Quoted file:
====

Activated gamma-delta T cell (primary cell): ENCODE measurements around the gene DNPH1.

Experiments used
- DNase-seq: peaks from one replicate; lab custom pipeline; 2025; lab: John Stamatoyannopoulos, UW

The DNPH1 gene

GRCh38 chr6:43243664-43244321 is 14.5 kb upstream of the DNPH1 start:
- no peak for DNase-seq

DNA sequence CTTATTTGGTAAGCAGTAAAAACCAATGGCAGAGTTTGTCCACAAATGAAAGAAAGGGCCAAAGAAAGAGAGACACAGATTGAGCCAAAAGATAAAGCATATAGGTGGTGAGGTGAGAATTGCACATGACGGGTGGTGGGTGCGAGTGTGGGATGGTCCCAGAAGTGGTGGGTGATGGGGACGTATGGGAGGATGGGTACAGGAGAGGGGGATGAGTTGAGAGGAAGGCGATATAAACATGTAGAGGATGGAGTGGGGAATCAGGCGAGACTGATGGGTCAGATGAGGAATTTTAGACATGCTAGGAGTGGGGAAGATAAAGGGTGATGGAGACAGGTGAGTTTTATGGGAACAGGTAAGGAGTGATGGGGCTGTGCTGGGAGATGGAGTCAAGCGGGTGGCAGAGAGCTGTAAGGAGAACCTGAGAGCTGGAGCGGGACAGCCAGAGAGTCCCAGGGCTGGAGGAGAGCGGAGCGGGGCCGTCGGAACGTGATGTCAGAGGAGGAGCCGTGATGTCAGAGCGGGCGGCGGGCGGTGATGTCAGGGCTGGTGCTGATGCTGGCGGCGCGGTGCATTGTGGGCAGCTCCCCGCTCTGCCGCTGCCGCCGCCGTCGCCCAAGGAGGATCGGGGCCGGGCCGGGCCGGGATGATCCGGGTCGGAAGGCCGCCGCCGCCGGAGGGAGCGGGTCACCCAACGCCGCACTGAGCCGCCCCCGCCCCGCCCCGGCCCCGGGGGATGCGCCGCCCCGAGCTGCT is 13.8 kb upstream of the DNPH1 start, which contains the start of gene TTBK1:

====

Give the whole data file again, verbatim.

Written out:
Activated gamma-delta T cell (primary cell): ENCODE measurements around the gene DNPH1.

Experiments used
- DNase-seq: peaks from one replicate; lab custom pipeline; 2025; lab: John Stamatoyannopoulos, UW

The DNPH1 gene

GRCh38 chr6:43243664-43244321 is 14.5 kb upstream of the DNPH1 start:
- no peak for DNase-seq

DNA sequence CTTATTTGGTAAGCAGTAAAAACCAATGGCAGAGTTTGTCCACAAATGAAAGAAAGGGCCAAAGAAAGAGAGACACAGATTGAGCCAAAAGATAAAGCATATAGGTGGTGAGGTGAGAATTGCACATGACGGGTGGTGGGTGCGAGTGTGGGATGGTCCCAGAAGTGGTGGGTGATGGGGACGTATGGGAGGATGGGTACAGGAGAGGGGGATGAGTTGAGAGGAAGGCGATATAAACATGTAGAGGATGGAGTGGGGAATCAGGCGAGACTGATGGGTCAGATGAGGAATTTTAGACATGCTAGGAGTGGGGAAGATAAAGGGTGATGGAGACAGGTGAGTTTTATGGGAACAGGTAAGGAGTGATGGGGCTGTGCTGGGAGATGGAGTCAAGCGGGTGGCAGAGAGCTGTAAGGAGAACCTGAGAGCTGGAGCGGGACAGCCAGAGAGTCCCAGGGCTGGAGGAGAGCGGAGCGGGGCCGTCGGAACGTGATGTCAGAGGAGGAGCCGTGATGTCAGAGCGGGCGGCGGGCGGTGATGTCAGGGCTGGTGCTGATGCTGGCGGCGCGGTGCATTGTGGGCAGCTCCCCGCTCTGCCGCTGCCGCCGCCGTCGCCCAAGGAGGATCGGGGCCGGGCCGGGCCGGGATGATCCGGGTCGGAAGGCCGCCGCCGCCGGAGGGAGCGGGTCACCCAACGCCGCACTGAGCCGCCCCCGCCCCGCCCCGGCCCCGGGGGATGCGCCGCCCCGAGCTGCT is 13.8 kb upstream of the DNPH1 start, which contains the start of gene TTBK1: